Pablo Picasso was born in Malaga, Spain in 1881. He lived to be 91 years old. And was deeply involved in the major artistic movements of his lifetime. Leading by example– Picasso pushed conventionality. He is the most widely exhibited and discussed artist of the 20th century. (Picasso, p.1) Picasso is credited along with George Braque, with the development of Cubism in the early 1900’s which has been described as an artistic language of “international ambiguity.” This visual style emphasized transformation and metamorphosis, so that a book would seem to become a table, and a hand would become a musical instrument, and a man would become a horse. Cubism was strongly influenced by the shaped and characteristics of African masks and sculpture displayed in Paris at the time. Cubist paintings involve flattened perspectives, and melting vanishing points, so that all aspects of a subject could be seen simultaneously.
Picasso was primarily a painter, but his sculpture also had a strong impact. He often blurred the lines between the two art forms, beginning with collages in the early part of the century and moving on to large constructed pieces, often found objects. (Picasso Sculpture, p. 20, Picasso, p. 16) In the 1950’s, Picasso purchased a villa near Cannes, called LaCalifornie. He led a quiet domestic life, and his art at this time concentrated on re-workings of earlier themes as well as inspiration from the old masters. He had often used mythological images including Centaurs, Minotaurs, Satyrs, and Fauns, in his paintings of the 1920’s and 1930’s. He returned to some of those themes at this time. In 1955, Henri-George Clouzot and Claude Renior made a film of Picasso creating a painting on paper called Le Mystere Picasso, which won the Palme d’Or at Cannes in 1956. The artwork shown in the film was destroyed after the filming was completed,but Picasso made an assemblage out of the scrap material left over from the filming, which became The Centaur.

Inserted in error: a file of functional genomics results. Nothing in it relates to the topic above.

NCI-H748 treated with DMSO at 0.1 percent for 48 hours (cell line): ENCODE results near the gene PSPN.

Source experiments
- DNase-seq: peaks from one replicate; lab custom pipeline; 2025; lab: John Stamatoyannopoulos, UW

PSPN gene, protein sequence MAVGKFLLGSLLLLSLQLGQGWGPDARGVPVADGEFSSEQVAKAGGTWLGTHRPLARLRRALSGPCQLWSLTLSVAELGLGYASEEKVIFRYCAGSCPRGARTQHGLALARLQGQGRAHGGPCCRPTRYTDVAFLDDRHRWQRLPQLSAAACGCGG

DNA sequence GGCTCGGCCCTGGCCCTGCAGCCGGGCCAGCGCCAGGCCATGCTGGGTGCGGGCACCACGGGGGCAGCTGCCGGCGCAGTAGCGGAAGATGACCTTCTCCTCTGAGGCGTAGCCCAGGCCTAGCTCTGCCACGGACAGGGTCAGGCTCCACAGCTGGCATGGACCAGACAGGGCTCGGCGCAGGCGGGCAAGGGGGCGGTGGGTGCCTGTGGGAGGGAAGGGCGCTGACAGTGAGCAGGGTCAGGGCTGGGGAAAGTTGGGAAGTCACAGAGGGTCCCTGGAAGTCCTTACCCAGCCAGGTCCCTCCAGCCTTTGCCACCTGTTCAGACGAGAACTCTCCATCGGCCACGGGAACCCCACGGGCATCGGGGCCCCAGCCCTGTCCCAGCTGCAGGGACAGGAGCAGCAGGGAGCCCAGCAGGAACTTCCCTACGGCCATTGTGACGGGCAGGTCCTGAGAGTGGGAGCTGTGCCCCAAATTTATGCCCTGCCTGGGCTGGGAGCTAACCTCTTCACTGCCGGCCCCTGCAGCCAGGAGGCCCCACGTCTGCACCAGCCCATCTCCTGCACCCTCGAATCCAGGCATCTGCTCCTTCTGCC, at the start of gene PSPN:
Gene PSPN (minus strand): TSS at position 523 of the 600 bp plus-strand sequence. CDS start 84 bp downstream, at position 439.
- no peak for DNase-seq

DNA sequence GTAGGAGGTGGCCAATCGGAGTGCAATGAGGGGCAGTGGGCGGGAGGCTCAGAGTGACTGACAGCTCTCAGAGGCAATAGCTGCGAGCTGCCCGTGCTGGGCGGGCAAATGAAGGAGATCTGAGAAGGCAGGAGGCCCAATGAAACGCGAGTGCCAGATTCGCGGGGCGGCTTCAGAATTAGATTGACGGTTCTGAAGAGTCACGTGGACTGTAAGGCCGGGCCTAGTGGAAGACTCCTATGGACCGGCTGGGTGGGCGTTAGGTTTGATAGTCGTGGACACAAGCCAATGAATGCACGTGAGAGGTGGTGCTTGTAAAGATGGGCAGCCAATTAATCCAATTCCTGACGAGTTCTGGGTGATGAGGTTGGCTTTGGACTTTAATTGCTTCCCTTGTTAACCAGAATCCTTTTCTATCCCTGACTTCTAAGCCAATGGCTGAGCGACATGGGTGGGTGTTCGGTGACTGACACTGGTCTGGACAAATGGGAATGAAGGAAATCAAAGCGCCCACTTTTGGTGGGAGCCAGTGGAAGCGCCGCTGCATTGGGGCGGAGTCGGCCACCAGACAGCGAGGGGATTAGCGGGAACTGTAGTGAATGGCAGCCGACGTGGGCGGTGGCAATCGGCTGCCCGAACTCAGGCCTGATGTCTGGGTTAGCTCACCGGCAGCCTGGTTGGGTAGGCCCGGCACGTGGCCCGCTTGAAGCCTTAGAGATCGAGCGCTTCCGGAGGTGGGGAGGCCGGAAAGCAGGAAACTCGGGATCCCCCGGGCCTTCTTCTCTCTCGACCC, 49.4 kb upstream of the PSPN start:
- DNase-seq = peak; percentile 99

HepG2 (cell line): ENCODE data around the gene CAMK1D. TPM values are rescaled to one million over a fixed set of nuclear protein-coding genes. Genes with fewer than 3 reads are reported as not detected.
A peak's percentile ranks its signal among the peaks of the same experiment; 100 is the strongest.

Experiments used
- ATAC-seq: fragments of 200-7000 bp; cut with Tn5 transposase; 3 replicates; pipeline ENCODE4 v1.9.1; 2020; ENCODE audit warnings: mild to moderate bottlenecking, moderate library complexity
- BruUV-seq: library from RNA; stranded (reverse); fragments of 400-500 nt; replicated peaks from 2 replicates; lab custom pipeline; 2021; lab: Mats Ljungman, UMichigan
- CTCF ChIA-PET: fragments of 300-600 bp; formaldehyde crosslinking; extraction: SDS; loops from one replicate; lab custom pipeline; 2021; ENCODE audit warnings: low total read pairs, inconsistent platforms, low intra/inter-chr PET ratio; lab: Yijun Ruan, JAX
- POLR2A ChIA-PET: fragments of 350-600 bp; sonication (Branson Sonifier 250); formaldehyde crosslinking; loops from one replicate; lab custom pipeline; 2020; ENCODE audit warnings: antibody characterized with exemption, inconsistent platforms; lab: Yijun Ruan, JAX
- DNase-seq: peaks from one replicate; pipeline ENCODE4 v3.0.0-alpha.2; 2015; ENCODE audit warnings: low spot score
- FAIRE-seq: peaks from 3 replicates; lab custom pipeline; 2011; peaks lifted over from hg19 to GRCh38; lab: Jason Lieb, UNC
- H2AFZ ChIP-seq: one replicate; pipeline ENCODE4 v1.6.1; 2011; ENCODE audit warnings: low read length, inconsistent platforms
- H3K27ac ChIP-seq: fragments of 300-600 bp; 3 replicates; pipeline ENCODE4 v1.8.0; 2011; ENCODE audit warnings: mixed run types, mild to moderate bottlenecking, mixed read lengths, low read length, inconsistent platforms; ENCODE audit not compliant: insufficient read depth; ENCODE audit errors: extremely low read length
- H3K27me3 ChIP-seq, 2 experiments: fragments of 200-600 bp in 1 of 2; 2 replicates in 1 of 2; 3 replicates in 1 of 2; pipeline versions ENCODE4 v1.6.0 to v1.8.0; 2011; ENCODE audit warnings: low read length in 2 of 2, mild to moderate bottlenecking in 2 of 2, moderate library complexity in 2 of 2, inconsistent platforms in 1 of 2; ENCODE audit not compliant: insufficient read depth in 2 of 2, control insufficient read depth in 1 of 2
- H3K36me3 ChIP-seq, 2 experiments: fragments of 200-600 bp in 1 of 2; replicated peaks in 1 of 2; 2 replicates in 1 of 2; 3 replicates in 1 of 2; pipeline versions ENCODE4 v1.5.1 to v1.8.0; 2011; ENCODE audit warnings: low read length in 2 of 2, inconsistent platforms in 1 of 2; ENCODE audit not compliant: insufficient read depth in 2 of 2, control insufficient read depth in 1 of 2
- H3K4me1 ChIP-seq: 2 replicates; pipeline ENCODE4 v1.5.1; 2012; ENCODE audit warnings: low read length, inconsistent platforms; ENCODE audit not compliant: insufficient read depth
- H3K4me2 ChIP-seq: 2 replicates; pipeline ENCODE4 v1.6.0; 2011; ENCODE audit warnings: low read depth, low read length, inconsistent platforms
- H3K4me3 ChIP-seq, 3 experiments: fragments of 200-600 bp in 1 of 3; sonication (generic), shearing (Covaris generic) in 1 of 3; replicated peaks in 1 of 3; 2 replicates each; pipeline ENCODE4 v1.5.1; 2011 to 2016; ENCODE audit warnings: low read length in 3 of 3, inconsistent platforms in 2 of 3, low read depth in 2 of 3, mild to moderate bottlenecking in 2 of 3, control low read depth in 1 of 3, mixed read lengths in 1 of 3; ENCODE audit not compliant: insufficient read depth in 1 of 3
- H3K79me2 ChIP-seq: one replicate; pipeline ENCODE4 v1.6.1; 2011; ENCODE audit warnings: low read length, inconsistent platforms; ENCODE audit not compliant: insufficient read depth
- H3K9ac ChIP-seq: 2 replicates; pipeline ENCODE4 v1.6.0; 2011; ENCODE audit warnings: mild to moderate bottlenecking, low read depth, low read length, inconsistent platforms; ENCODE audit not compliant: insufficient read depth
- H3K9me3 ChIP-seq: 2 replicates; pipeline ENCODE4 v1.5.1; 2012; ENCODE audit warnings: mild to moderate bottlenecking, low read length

The Centaur’s head, a light stand was used for the forelegs and neck, and a painter’s easel was used for the legs. The black and white color flattened form suggests photography, while the markings on the arms and body look like unrolled filmstrips. (LACMA, p.1) Picasso’s Centaur is an example of his dramatic perspectives. He liked to show objects from different points of view at the same time; The Centaur is widely credited for facing two directions. Picasso’s painted, wood sculpture appears as if one eye is facing front, the nose is face left, and the horse’s body is turned left while the man is facing front. Picasso’s ‘return’ to Cubism with Centaur in 1955 was made very clear through his use of shapes and multiple viewpoints. Some artists credit Centaur as half 2-Dimensional, and half 3-Dimensional because of it’s clear “frontside”.
Picasso was mainly a painter, and Centaur reflects his work as both a painter and sculptor; while influencing other sculptors to push the boundaries of art. A Centaur itself is mythical, but Picasso had no trouble abtrastifying the subject. Centaur is unrealistic: with interlocking planes, and different perspectives. Picasso was never taught to sculpt, therefore his take on it was very different from painting. Centaur is one of his most unique, and influential contributions to sculpture given its material: wood. Picasso was inspired by Ancient Greek mythology: where Centaurs were first viewed. Infact, Ancient Greece is credited to have inspired Picasso’s ‘Classical Art’ period. Picasso’s development as an artist, and invention of Cubism acclaims him one of the most influential artists. Centaur is a rare example of a Cubist sculpture, from Picasso in the 20th Century– a purposeful emphasis on geometrical shapes and distortment. (Koroxenidis, Ancient Greece, a Steady Influence in the Unique Art of Pablo Picasso)